Henry Bennett supports his family on the income from a 38-acre fruit farm. Hattie Allen is surviving on the proceeds from an urban vegetable garden — and a related wintertime gig.
And, Keith Irwin runs a prosperous bakery in southern Delaware, a region that is notoriously unpredictable economically because of its dependence on seasonal tourism.
The reason all of them have survived is because of the success they have achieved at local farmers markets.
“A lot of the farmers in our market are dependent on us to make a living,” said Helaine Harris, co-founder of two highly successful farmers’ markets in Lewes, Delaware.
And, the fact that local markets are helping boost farm income is not much of a surprise in Delaware, a state where agriculture is a key component of the economy.
In fact, a new study shows that Delaware farmers markets recorded one of the best years ever in 2017, generating over $3 million in sales at 21 community-run retail sites in the state’s three counties.
Farmers market proponents say the robust sales figures are evidence that more and more consumers are interested in locally raised fruits, vegetables and other farm-raised products.
“It is a benefit for both sides. Residents gain access to fresh, local product and our farmers gain a local market demand that continues to grow,” said Kenneth Bounds, Delaware deputy agriculture secretary.
Sussex County, home to Delaware’s popular coastal beaches, has 10 farmers markets, many of them positioned to attract seasonal tourists. Sussex County also leads the state in farmland acreage.
Bennett Orchards in Frankford, Delaware, has been tilled by six generations dating to 1867. Because the farm is surrounded by rampant coastal development, expanding the farm has been out of the question because of rising land costs.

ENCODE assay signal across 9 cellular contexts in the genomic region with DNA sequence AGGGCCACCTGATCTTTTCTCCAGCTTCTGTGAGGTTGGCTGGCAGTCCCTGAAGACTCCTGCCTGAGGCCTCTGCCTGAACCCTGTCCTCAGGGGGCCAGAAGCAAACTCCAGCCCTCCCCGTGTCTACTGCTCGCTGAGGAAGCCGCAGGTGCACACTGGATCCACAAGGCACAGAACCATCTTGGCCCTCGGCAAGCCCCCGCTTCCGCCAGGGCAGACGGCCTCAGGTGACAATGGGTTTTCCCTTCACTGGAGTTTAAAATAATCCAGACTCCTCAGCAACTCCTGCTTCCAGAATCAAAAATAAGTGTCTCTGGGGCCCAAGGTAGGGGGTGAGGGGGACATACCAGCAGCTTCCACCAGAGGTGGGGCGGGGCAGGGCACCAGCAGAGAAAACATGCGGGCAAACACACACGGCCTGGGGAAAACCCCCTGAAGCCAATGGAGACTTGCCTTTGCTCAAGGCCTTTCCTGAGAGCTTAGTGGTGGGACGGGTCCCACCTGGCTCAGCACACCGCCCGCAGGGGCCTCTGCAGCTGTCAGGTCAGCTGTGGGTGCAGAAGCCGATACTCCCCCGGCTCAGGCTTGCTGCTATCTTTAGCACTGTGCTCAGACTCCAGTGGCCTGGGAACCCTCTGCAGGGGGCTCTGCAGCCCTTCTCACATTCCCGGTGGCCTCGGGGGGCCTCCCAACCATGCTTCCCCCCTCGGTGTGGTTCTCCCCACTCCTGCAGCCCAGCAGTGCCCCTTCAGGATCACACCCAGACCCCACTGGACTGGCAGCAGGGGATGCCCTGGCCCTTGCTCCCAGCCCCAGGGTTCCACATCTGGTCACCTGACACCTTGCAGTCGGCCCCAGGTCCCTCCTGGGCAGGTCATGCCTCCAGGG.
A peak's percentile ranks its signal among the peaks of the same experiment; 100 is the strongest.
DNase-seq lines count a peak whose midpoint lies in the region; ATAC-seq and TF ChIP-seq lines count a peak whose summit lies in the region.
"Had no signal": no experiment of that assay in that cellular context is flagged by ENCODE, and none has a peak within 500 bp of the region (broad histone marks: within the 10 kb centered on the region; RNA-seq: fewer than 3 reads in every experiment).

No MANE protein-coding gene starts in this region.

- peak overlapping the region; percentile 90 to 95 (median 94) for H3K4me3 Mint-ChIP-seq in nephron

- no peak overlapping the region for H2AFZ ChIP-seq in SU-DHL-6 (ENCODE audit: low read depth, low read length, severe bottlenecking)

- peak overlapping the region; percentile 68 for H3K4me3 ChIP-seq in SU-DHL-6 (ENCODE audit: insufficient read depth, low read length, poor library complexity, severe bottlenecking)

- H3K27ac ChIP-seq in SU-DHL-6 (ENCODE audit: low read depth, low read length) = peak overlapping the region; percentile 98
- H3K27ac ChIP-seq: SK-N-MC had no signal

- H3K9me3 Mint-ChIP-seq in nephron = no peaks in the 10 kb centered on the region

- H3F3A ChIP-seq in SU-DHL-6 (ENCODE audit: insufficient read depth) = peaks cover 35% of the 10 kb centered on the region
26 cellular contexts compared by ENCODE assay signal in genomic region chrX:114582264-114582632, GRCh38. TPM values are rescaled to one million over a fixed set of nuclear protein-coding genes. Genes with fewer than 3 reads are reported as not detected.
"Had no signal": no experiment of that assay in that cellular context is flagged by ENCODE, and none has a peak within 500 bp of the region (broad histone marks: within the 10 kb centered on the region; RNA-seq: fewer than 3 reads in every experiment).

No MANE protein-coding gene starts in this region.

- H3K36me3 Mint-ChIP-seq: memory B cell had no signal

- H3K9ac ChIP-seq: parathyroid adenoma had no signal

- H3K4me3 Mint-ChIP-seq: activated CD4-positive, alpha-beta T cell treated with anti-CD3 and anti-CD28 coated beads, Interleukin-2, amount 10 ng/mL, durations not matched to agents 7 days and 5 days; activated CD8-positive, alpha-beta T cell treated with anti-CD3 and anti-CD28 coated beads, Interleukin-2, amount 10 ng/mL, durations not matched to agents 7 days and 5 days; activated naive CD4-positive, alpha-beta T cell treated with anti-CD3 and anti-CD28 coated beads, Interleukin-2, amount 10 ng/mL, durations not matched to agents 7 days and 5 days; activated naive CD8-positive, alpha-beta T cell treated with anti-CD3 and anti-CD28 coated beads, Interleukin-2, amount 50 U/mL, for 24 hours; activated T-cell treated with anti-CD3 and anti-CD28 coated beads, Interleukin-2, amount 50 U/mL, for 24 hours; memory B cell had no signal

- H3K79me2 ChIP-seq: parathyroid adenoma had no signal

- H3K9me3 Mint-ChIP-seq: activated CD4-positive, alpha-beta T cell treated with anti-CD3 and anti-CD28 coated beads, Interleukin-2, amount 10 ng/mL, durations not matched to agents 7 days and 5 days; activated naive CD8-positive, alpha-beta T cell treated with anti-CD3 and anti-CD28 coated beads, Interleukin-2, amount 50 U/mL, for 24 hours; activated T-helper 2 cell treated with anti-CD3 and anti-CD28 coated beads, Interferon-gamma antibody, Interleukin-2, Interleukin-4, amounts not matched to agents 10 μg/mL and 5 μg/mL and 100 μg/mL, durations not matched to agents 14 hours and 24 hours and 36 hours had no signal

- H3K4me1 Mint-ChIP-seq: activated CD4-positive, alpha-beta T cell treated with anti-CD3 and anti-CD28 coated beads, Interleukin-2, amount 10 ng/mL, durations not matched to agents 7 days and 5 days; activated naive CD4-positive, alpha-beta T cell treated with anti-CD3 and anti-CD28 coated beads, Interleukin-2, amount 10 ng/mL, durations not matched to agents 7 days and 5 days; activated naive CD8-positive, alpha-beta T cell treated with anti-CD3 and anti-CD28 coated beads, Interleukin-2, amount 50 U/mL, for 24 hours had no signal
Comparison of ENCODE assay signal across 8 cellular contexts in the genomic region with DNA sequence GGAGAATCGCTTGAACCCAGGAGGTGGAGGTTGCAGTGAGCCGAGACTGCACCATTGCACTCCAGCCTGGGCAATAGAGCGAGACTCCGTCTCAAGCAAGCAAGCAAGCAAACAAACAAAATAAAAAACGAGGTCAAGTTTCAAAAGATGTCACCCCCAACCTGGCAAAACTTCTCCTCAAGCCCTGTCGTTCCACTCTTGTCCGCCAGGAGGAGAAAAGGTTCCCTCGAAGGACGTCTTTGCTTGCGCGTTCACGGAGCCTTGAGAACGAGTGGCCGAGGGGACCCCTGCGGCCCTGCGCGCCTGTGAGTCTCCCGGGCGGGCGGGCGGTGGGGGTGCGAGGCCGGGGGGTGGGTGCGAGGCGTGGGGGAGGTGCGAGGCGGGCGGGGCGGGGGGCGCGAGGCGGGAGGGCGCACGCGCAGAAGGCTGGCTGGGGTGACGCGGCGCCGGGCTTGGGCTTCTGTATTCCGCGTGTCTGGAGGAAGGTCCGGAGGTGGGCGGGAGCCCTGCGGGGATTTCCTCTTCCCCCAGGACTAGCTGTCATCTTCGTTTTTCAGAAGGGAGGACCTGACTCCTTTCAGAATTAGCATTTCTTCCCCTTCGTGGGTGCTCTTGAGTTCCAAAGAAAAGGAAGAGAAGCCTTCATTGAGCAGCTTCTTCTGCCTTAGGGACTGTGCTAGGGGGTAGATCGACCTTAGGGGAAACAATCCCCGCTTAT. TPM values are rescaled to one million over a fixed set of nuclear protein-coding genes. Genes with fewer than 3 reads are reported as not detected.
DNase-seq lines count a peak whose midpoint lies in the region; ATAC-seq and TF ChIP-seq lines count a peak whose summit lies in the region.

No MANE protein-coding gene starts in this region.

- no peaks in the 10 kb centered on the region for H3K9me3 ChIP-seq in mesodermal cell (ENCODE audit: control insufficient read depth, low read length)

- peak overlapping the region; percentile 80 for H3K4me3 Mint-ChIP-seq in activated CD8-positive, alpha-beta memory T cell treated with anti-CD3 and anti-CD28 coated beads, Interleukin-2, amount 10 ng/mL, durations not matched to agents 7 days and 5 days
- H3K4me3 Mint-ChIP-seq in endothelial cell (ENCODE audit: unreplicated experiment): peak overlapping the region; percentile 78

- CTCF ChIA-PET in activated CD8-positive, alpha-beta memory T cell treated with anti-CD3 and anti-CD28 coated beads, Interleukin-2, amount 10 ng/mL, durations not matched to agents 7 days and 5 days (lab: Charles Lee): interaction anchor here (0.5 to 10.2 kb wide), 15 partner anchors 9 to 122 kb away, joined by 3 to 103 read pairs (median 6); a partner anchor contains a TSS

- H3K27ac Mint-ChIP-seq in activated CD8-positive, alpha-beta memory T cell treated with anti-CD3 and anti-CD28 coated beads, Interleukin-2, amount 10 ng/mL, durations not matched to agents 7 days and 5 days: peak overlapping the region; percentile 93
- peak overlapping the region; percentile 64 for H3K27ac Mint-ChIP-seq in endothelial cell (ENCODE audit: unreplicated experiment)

“Land is just too expensive for us to expand,” Henry Bennett said.
The Bennetts have survived by concentrating on retail sales — on the farm and at local markets.
Bennett said they are currently selling peaches and blueberries at a number of Delaware markets, including Bethany Beach, Rehoboth Beach, two in Lewes, Sea Colony, Fenwick Island as well as one in Ocean City, Maryland.
“Farmers markets have helped us grow,” Bennett said.
The Bennett operation includes 30 acres of peaches and 8 acres of blueberries. They also have a farm stand and heavily promote “pick your own.”
Bennett said they have a total of 10 employees involved in picking fruit and selling it at market.
“Farmers markets have allowed us to sell directly,” he said.
Though it is not a requirement statewide, most markets in Sussex County insist that vendors sell only what comes from their own farm.
“The farmers who sell at our markets all have grown the product they sell,” said Harris, manager of two markets in Lewes, including a Saturday event that attracts 35 vendors and as many as 3,000 visitors.
Two years ago, they expanded to a second location at the edge of Lewes, next to the popular Crooked Hammock microbrewery. The second market is open on Wednesday mornings.
Most Delaware markets are open from May through September.